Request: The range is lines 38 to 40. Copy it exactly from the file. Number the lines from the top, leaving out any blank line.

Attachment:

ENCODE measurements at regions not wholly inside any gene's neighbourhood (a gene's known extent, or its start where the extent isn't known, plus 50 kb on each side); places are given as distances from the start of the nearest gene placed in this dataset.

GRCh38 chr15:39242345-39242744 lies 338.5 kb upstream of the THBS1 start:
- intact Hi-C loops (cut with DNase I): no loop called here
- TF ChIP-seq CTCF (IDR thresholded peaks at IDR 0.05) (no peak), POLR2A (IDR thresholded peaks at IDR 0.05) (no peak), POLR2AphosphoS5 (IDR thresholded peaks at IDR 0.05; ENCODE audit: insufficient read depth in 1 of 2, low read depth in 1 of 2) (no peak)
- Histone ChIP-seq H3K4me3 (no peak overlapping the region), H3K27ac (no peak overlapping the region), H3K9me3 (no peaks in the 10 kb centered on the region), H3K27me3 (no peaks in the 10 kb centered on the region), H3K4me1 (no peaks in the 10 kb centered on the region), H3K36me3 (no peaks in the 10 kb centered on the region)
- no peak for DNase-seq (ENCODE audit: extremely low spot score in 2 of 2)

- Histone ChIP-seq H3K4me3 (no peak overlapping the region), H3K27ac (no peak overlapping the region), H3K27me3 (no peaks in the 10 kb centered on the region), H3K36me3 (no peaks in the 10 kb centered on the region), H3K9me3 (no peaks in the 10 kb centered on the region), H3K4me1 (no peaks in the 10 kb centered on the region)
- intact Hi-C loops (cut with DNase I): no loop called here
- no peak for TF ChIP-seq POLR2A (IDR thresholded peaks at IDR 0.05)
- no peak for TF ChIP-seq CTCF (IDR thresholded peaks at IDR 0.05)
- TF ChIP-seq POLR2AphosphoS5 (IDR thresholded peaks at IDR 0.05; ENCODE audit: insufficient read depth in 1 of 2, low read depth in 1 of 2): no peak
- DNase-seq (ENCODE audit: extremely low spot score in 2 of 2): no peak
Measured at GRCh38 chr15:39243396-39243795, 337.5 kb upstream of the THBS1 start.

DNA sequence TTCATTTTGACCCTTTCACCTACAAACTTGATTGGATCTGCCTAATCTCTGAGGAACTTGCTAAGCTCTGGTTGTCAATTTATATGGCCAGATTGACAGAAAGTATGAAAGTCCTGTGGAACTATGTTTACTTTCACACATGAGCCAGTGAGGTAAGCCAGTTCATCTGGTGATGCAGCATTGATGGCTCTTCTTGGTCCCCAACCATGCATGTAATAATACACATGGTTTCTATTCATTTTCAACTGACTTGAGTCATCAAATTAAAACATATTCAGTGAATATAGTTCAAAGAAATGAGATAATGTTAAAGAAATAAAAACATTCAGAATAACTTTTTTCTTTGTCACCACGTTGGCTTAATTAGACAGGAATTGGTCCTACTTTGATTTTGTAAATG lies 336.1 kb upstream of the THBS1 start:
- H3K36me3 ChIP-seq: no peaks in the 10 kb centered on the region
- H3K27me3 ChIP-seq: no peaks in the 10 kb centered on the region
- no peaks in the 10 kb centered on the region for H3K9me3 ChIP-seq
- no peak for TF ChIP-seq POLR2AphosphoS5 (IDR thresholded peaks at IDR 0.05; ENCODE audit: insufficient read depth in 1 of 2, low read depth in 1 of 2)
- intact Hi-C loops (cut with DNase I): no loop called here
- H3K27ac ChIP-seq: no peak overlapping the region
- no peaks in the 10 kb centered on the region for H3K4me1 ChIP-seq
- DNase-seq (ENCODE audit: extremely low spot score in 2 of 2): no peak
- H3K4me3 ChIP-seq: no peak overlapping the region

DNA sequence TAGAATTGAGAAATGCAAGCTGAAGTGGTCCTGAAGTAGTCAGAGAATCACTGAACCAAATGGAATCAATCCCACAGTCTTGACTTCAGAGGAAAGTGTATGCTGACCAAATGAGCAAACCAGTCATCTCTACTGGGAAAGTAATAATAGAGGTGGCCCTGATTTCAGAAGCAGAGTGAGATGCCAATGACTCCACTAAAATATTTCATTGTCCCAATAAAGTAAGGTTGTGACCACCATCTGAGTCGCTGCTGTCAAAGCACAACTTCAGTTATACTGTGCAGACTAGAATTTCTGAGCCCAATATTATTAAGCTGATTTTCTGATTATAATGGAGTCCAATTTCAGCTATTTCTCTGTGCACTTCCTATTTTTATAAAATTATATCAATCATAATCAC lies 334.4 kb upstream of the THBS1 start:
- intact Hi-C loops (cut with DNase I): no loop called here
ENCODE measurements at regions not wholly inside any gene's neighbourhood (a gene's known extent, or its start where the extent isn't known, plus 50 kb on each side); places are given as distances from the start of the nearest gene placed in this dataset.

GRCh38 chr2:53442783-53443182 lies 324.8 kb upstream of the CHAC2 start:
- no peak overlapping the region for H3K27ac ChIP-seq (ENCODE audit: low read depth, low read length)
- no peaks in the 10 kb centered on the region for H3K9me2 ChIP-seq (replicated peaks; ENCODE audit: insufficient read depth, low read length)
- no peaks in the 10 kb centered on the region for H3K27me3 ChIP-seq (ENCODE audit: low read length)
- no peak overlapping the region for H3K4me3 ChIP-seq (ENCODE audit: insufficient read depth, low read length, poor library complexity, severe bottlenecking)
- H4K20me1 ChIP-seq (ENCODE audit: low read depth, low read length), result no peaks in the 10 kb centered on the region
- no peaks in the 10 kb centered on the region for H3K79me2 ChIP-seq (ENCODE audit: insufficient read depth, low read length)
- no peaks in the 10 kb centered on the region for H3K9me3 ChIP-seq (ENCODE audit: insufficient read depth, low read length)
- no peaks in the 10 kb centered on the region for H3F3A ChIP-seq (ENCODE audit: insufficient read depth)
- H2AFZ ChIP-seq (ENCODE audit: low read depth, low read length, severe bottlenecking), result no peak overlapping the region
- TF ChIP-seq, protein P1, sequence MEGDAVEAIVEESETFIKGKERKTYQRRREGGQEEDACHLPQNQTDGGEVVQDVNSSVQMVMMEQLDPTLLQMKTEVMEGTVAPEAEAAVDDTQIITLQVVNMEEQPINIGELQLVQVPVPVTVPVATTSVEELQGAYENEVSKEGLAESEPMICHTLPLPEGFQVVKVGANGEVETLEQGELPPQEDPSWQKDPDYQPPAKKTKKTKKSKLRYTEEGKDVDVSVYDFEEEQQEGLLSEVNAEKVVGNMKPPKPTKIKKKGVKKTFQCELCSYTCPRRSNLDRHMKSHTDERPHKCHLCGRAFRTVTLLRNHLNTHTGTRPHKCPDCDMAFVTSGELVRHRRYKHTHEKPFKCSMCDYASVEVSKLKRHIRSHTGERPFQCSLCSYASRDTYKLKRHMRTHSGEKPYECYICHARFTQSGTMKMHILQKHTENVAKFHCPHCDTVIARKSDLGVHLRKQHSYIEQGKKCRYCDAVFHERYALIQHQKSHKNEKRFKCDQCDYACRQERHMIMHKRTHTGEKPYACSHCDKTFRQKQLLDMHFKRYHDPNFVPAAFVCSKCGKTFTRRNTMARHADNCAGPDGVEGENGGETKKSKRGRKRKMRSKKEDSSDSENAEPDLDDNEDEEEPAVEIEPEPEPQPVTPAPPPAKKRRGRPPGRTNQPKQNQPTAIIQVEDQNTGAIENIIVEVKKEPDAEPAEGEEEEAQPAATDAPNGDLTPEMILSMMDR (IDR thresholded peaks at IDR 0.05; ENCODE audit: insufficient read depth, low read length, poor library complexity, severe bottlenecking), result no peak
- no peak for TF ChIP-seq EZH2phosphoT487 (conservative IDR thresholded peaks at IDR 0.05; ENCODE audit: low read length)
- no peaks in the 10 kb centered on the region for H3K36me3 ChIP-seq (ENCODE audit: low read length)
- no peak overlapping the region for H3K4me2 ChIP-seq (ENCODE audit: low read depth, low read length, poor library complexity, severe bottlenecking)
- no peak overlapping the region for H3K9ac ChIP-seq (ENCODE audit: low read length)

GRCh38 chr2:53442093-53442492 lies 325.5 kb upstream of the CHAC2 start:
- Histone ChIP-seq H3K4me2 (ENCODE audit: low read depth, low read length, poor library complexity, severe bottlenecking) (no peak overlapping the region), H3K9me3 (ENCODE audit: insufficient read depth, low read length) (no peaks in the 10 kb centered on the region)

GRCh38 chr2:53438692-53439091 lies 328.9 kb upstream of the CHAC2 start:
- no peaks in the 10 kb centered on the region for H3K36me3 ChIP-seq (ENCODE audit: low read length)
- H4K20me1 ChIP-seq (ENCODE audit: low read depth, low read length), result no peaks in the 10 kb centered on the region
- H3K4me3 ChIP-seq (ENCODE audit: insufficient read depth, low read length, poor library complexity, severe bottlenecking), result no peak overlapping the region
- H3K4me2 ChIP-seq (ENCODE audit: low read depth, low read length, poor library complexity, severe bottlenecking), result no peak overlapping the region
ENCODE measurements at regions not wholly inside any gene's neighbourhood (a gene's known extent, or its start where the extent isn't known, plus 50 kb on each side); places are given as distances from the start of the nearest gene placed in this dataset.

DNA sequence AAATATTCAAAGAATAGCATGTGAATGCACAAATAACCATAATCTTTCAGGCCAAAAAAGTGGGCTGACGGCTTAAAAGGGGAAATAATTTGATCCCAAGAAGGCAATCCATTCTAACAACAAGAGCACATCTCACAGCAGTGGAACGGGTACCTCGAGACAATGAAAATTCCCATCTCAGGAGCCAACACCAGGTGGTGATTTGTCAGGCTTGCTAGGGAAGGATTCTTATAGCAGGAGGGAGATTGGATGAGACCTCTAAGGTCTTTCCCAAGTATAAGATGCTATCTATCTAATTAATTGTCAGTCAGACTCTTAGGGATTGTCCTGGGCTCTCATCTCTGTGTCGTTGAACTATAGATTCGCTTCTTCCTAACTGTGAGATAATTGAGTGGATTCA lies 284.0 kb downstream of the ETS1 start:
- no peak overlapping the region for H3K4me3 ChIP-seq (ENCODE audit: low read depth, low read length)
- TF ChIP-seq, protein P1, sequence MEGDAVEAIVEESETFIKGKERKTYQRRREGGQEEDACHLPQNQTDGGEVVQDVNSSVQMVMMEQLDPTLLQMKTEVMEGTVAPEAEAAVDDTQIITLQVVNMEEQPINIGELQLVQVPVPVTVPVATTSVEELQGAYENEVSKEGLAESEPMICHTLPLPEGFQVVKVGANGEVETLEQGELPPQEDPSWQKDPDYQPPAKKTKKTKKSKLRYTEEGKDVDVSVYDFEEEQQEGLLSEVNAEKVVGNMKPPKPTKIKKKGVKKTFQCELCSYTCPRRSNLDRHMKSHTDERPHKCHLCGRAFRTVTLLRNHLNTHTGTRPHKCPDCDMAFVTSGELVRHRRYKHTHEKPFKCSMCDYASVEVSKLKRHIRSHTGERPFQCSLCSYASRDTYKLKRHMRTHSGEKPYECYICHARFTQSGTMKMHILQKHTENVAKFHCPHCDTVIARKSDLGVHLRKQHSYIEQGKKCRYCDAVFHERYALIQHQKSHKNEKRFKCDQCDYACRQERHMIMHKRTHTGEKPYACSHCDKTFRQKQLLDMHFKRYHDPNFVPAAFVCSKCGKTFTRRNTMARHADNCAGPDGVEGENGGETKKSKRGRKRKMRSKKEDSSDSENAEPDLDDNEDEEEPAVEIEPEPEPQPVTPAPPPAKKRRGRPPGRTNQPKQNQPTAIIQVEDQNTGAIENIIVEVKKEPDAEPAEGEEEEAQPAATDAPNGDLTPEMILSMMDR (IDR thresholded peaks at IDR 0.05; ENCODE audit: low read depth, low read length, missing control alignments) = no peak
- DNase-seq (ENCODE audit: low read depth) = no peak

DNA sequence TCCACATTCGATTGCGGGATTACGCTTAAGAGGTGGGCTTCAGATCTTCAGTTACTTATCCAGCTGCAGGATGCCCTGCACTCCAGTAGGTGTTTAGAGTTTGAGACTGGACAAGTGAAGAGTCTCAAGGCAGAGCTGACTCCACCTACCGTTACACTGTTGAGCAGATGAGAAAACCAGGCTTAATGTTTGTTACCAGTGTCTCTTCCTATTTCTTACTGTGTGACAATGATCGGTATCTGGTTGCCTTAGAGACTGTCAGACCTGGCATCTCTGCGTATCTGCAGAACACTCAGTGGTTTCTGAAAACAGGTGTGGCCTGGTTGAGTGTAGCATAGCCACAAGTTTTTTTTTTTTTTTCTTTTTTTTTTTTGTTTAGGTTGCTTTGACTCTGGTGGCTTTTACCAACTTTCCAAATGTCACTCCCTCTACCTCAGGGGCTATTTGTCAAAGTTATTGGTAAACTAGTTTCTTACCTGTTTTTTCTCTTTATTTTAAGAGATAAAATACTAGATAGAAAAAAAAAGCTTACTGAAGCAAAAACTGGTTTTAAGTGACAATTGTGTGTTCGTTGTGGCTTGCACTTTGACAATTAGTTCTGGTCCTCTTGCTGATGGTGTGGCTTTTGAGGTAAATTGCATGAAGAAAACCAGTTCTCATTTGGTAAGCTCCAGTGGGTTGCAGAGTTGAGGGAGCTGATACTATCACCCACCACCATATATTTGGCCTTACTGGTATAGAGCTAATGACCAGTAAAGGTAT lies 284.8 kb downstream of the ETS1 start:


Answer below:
- no peak for TF ChIP-seq EZH2phosphoT487 (conservative IDR thresholded peaks at IDR 0.05; ENCODE audit: low read length)
- no peaks in the 10 kb centered on the region for H3K36me3 ChIP-seq (ENCODE audit: low read length)
- no peak overlapping the region for H3K4me2 ChIP-seq (ENCODE audit: low read depth, low read length, poor library complexity, severe bottlenecking)